Title of Research Grant

Oxidative Stress and Down syndrome: Development of urinary biomarkers assays to monitor individuals with Down syndrome under treatment.


Adviye A. Tolun, MS, PhD, Dora Il’yasova, PhD, Sarah P. Young, PhD, FACMG, David S. Millington, PhD

Pediatrics - Medical Genetics
Department of Pediatrics
Biochemical Genetics Laboratory
Duke University

Lay Summary of Research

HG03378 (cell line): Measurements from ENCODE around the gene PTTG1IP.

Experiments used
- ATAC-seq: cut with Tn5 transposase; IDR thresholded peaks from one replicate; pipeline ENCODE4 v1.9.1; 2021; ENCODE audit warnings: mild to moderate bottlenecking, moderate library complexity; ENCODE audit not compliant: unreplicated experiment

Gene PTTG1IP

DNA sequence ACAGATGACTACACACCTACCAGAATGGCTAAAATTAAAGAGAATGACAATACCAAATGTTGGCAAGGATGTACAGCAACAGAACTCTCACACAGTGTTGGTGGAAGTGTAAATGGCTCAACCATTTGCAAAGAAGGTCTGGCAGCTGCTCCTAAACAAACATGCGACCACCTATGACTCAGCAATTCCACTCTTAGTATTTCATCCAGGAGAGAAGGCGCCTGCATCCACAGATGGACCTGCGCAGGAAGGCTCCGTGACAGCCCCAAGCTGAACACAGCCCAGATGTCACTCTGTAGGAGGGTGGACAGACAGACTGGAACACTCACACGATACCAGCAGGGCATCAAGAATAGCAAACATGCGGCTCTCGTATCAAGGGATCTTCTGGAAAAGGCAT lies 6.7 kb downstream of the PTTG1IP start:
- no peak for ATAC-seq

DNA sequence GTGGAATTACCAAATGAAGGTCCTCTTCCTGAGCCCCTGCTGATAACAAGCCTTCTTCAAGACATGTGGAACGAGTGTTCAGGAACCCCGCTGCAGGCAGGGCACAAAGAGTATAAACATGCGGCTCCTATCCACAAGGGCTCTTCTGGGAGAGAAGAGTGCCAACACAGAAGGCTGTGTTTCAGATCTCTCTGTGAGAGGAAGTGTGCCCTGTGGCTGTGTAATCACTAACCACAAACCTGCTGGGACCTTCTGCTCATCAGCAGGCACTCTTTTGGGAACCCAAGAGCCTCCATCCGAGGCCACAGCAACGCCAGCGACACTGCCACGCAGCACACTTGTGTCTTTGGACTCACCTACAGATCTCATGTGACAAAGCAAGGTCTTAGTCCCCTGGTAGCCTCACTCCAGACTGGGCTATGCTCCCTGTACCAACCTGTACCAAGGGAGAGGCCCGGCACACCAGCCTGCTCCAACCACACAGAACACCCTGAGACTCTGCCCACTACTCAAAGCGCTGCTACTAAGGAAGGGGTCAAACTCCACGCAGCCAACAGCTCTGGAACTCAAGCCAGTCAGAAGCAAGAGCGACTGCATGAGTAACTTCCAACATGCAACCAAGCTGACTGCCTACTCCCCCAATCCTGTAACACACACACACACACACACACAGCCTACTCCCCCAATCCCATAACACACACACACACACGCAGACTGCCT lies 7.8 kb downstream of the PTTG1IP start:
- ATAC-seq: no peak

Down syndrome (DS) is a complex disorder with many symptoms that are distressing to individuals and their families. There is evidence indicating that at least some of these adverse clinical symptoms are caused by overproduction of chemicals called reactive oxygen species (ROS) that cause oxidative damage to cells and compromise their normal function. Therapy aimed at reducing the effects of these oxidative species might improve the clinical status of individuals with DS and improve their quality of life. Preliminary efforts have already been made to assess the clinical impact of antioxidant therapy on DS, but the results have been inconclusive due to poor design. We believe that better antioxidant trials with focus, on using the best antioxidants, at the right dose, for optimal duration, on the right patient group, will prove to be effective. Efforts to improve oxidative status must be coupled with measurable changes in compounds that reflect reduced oxidation of cells in the body. These compounds are referred to as biomarkers of oxidative stress. Although these biomarkers are difficult to measure, our laboratory has used state of the art technology to develop methods for this purpose. Our aim is to measure several of these biomarkers in the urine of individuals with DS and compare them with normal individuals. If, as expected, any or all of these biomarkers prove to be present at consistently higher concentration in individuals with DS, then we will have a valuable method to assess the effectiveness of therapies in future clinical studies.